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Running a Python program in Linux is as simple as executing the Python file in the terminal.
But that’s not very convenient for everyone and it doesn’t help you debug your programs. Too raw.
There are several IDEs and text editors that can be used for Python development. The PyCharm community edition is available for Linux users.
I recently came across another IDE specifically crafted for Python beginners. I liked the idea of this application and hence I am sharing it with you here.
Thonny feels like the Python version of Eclipse in terms of UI and UX. And that’s not entirely a bad thing considering most C++ and Java beginners start with Eclipse and many stay with it afterward.
It’s not a new tool. It has been on the horizon for some years now. I don’t code in Python so I never discovered it until recently.
Dedicated to Python, Thonny has features that help Python beginners understand how their program behaves. Let’s take a look at those features.
Thonny comes with Python so you don’t need to do additional effort for installing Python. That’s not a big deal for Linux users as most distributions have Python installed by default.
The interface is simple. It gives you an editor where you can write your Python program and hit the Run button or use F5 key to play the program. The output is displayed at the bottom.
From the View->Variables, you can see the values of all the variables. No need to print them all.
Run your program step by step by using the debugger. You can access it from the top menu or use the Ctrl+F5 keys. You don’t even need the breakpoints here. You can go into big steps with F6 or in small steps with F7.
In small steps, you can see how Python sees your expressions. This is very helpful for new programmers to understand why their program is behaving in a certain manner.
That’s not it. For function calls, it opens a new window with separate local variables table and code pointer. Super cool!
Beginners often make simple syntax errors like missing paranthesis, quotes etc. Thonny is points it out immediately in the editor itself.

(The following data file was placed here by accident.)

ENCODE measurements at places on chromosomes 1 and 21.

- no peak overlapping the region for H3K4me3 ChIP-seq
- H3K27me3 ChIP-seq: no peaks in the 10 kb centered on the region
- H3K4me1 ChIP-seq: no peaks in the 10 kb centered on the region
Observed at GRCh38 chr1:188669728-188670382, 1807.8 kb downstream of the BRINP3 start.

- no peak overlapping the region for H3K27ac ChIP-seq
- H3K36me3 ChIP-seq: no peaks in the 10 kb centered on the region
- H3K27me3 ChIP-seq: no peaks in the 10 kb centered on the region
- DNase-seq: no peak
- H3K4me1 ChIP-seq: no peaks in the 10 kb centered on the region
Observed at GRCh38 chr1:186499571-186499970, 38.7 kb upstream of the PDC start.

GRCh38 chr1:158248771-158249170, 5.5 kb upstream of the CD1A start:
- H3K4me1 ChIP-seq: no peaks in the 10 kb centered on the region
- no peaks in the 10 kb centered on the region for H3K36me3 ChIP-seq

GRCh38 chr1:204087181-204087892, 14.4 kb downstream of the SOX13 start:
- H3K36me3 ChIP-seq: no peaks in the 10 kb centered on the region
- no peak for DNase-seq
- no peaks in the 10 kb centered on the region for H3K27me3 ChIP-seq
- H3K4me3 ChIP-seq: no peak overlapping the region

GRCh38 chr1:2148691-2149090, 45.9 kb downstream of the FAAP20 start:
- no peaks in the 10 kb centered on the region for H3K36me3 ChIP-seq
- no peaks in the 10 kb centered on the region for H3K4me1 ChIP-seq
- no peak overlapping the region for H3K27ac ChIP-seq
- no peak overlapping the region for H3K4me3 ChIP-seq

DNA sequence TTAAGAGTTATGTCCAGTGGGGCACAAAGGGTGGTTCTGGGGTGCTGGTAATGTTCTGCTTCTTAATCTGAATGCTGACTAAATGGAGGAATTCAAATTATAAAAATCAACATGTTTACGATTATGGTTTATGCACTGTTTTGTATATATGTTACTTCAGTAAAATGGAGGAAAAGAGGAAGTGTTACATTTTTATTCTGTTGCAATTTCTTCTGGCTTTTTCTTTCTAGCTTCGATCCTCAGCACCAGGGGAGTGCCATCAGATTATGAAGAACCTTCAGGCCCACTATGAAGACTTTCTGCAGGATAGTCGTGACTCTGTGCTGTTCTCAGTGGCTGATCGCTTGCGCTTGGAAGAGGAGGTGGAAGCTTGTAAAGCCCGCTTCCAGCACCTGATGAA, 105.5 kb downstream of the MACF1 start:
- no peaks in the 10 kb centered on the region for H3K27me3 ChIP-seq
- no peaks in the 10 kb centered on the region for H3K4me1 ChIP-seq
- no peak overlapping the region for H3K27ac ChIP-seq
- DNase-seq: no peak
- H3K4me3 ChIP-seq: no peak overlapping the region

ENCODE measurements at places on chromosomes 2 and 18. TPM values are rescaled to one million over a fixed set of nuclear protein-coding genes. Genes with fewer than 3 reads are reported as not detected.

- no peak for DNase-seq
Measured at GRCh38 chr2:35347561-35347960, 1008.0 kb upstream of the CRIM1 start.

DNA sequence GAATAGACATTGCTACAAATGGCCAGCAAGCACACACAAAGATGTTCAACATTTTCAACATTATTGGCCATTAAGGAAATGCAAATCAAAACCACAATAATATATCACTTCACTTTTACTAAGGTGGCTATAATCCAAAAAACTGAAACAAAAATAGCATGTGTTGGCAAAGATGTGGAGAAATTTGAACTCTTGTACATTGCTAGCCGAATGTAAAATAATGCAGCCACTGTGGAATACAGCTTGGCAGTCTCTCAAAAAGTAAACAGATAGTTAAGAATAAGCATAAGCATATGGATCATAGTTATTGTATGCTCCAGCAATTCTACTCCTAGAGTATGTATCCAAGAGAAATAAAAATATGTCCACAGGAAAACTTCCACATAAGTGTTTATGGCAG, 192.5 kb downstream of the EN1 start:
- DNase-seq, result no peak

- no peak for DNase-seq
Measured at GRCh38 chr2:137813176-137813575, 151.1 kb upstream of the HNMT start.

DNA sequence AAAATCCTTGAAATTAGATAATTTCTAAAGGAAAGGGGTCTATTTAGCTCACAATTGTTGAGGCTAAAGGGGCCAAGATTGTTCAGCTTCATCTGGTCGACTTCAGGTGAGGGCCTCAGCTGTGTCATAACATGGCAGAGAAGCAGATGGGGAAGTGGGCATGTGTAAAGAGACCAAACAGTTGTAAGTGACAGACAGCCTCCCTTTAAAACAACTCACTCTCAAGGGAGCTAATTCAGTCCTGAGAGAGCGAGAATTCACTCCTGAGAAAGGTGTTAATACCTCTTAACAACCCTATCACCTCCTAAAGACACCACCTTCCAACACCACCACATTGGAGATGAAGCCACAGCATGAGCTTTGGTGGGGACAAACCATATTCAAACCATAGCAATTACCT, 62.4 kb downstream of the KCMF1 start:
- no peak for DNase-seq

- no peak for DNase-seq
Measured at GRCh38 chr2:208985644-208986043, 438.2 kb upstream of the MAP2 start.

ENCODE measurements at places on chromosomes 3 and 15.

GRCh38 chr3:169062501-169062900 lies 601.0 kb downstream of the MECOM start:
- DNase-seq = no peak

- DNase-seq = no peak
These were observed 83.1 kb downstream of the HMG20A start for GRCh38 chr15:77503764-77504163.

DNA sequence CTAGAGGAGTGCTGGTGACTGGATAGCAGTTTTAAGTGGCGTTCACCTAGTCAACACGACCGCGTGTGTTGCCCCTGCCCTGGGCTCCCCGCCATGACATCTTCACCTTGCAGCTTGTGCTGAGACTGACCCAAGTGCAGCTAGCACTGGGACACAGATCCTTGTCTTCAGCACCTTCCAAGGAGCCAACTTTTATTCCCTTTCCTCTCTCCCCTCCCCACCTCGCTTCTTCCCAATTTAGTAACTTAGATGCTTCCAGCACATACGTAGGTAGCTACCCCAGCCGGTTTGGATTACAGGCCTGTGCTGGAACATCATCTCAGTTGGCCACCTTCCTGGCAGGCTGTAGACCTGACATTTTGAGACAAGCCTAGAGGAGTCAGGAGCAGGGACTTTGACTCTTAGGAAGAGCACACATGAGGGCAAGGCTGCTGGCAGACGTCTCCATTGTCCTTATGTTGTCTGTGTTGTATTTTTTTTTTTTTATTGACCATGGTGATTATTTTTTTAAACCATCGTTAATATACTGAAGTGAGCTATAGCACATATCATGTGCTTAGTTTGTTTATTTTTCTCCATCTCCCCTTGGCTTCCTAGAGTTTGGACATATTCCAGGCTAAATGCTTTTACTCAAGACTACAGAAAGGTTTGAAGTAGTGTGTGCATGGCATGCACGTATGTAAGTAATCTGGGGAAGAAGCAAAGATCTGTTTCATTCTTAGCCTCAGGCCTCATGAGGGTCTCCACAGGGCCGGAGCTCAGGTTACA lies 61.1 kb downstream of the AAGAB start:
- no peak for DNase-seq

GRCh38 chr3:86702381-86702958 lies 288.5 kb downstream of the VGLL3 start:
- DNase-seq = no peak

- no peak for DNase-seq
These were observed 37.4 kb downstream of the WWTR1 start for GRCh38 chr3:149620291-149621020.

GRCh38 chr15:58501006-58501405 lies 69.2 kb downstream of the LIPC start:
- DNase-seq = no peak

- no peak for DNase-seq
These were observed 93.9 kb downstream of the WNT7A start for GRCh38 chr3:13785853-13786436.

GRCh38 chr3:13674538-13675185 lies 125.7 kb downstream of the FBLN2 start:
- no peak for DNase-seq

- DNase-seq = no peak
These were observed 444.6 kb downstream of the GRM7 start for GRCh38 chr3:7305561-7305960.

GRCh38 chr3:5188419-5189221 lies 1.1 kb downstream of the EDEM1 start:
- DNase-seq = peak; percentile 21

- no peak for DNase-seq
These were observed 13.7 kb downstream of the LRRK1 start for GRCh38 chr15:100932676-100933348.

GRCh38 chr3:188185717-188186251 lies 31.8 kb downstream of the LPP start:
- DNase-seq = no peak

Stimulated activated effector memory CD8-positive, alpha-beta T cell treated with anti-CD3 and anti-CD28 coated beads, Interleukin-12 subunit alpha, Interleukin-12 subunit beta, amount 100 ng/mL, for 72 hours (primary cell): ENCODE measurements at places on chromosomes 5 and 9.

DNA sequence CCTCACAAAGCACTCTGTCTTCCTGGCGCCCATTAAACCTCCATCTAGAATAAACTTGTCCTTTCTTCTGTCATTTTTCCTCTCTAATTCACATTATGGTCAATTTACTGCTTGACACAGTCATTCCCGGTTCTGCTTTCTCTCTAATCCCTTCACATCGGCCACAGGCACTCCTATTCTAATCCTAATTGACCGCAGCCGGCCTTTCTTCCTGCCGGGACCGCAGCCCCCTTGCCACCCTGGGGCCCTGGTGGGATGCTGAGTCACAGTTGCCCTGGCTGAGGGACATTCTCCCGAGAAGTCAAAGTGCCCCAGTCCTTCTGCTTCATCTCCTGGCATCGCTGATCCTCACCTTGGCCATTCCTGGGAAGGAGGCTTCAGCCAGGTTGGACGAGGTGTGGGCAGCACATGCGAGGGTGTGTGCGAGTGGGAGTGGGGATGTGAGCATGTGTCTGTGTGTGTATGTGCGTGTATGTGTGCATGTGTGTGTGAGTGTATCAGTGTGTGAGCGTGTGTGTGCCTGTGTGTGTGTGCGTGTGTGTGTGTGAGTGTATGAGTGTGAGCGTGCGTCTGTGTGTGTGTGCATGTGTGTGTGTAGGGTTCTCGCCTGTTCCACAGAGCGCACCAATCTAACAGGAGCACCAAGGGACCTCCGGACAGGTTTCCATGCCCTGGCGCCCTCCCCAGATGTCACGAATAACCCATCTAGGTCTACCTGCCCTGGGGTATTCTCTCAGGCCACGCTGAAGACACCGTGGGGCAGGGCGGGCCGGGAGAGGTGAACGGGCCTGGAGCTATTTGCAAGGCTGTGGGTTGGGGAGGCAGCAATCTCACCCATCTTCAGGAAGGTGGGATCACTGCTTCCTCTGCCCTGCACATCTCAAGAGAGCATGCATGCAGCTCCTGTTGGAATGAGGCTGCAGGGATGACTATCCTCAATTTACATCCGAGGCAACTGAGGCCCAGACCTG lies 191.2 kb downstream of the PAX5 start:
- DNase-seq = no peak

Local variables are also visually distinguished from globals.
You don’t have to type everything. Thonny supports auto code completion which helps in coding faster.
From the Tools, you can access the system shell. From here you can install new Python package or learn to handle Python from the command line.
Please note that if you use Flatpak or Snap, Thonny may not be able to access the system shell.
Go to Tools and Manage packages. It opens a window and you can install Pip packages from this GUI.
Good enough features for learning Python, right? Let’s see how to install it.
Thonny is a cross-platform application. It is available for Windows, macOS and Linux.
It’s a popular application and you can find it in the repositories of most Linux distributions. Just look for it in your system’s software center.
Alternatively, you can always use the package manager of your Linux distribution.
On Debian and Ubuntu-based distributions, you can use the apt command to install it.
It downloads a bunch of dependencies and around 300 MB of packages.
Once installed, you can search for it in the menu and install it from there.
Thonny is a decent tool for beginner Python programmers. Not that experts cannot use it but it’s more suited to be used in the schools and colleges. Students will find it helpful in learning Python and understanding how their code behaves in certain manner. In fact, it was originally developed in University of Tartu, Estonia.
Overall, a good software for Python learners.
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Filed Under: Software
Creator of It’s FOSS. An ardent Linux user & open source promoter. Huge fan of classic detective mysteries ranging from Agatha Christie and Sherlock Holmes to Detective Columbo & Ellery Queen. Also a movie buff with a soft corner for film noir.
I’m seeing references to Thonny for programming the Raspberry Pi Pico, but not sure whether it can connect directly to the Pico & use the serial interface a la the Mu editor. Any insight there?
I teach high school programming and love Thonny!!!
Thanks for sharing the feedback, Christopher.
So, I was right about this being an ideal tool for teaching in schools 🙂
agree fully, as a casual Python programmer
very clear and clean, user-friendly IDE
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Thonny is an Ideal IDE for Teaching Python Programming in Schools – It's FOSS